When should you consider filing personal bankruptcy?
Families facing serious financial challenges are strongly encouraged to seek some objective direction before bankruptcy, the last resort, is necessary. As discussed in the previous column, the best place to start is to contact a non-profit agency to help you work through your financial circumstances before your more serious options are forced upon you. One such non-profit is Financial Pathways of the Piedmont, a highly regarded United Way-supported organization. You may receive a confidential courtesy initial session via telephone or a virtual session. Contact them at 336.896.1191 or at firstname.lastname@example.org.
If you have made every reasonable effort to work out your financial obligations on your own and you cannot, you may need to consider filing a petition in bankruptcy to get the protection of the federal bankruptcy court. If you do file bankruptcy, it generally is noted on your credit record for several years. But it may be the best choice of some less than ideal choices for your family.
A chapter 7 bankruptcy refers to the chapter in the federal bankruptcy laws. Its purpose is to give debtors a “fresh start.” It helps parties to wipe out or extinguish a significant portion of their general (unsecured) debt, such as credit card balances.
Who qualifies to file?
- If you have filed bankruptcy before, you may not be able to file again at the time you want, depending on the amount of time since you last filed.
- Your income must be below a certain level to assure, essentially, that you do not have sufficient income to pay your debts in full.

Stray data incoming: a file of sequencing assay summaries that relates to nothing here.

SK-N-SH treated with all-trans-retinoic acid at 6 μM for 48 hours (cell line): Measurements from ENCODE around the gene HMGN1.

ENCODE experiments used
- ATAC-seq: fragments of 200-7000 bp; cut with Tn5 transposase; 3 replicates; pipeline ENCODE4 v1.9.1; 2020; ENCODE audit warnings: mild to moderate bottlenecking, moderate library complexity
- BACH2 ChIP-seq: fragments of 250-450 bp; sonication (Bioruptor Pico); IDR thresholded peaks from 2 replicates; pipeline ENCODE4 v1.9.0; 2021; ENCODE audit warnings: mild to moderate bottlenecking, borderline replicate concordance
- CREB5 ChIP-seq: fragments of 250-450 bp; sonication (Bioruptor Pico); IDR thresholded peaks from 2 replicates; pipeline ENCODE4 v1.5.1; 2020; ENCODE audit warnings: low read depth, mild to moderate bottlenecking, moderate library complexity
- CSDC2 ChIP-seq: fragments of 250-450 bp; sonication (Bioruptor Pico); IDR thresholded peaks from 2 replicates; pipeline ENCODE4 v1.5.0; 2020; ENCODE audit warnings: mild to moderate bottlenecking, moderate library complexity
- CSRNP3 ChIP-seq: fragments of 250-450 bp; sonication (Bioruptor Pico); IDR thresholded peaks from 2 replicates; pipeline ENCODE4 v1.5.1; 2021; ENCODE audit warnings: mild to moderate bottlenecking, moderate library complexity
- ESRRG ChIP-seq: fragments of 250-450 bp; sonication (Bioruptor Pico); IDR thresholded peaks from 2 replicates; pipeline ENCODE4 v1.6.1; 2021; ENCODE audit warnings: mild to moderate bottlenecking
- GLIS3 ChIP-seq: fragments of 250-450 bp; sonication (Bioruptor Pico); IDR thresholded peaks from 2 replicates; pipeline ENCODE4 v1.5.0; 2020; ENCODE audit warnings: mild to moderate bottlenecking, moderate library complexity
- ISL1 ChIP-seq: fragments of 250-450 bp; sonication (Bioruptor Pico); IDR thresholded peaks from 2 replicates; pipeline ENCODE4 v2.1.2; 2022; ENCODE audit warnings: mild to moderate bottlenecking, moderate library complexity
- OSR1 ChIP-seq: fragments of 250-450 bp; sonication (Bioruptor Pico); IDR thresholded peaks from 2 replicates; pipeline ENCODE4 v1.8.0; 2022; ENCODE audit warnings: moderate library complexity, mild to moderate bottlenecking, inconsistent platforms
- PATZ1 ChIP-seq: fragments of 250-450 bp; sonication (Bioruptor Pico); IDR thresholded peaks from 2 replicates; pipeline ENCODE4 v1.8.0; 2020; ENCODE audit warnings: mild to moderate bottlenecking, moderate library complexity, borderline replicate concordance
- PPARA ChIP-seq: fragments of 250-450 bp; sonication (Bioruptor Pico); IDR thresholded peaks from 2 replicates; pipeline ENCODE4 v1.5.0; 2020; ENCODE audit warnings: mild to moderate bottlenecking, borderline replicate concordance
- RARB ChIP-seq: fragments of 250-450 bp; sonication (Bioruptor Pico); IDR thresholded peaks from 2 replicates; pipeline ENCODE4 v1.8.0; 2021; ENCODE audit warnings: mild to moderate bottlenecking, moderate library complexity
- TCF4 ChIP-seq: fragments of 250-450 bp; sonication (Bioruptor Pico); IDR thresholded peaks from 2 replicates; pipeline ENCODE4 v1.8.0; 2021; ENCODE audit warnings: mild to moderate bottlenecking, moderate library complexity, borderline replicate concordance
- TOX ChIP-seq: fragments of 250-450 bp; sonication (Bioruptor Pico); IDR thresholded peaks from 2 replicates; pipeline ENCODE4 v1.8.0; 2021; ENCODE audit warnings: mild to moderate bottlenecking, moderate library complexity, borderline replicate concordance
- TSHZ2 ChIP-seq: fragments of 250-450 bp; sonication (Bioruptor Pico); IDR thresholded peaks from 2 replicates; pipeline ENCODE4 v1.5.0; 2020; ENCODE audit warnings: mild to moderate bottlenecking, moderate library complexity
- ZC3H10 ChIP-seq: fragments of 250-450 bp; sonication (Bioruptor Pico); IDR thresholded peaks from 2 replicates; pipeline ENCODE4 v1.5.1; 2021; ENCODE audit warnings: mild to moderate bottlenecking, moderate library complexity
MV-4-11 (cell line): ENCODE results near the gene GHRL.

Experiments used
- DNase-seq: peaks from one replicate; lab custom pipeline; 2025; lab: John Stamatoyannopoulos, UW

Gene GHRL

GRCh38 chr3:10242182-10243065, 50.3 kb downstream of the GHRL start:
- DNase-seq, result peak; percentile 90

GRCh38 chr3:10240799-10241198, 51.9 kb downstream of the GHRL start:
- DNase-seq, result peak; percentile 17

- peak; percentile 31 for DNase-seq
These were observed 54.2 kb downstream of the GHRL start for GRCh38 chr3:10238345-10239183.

- You must have completed approved credit counseling (to be sure you have no other choice but to file bankruptcy) within 180 days before you file.
- If you want to keep your home with a mortgage on it, you should be sure you are fully current on your mortgage payments so you can continue to make timely mortgage payments. If you are in default on your mortgage when you file, the mortgage lien holder may ask the court for the ability to proceed against you to foreclose on your property.
- Federal bankruptcy law allows you to receive certain state law exemptions of property. NC law provides certain exemptions (equity/value you get to keep) so you can receive a fresh start with the proverbial shirt on your back: some equity in a vehicle and your home, protection of your IRA/retirement plan, some household goods, and others. (Search North Carolina General Statutes IC-1601 and following for the full listing of state exemptions.)
You start a bankruptcy by filing a petition in bankruptcy. You provide:
- A list of all creditors and the amount and nature of their claims.
- The source and frequency of your income.
- A list of all your property; and
- A detailed list of your monthly living expenses, i.e. food, clothing, shelter, utilities, taxes, transportation, medicine, and others.
When a chapter 7 petition is filed, a trustee is appointed by the court to sort out the assets, debts, liens, status of various claims and exemptions, and other details. The primary role of the chapter 7 trustee in a so-called asset case is to liquidate the debtor’s nonexempt assets in a manner that maximizes the return to the debtor’s unsecured creditors. The trustee may also avoid certain preferred payments (aka preference claims) made to general (unsecured—no lien) creditors within 90 days before the petition is filed, and to set aside some transactions.
Citizens should talk to a lawyer who files bankruptcy petitions regularly for clients to consider their options. Generally, lawyers will meet with you for a courtesy initial consultation to discuss your options, including costs and lawyer fees, and whether you should, and can, file bankruptcy.
Next Column: What is a Chapter 13 (Wage Earner) bankruptcy plan, and when is it an option?
Remember: An informed choice is a smart choice.
Mike Wells is a partner with Wells Law, PLLC in Winston-Salem. His email address is email@example.com and his telephone number is 336.283.8700.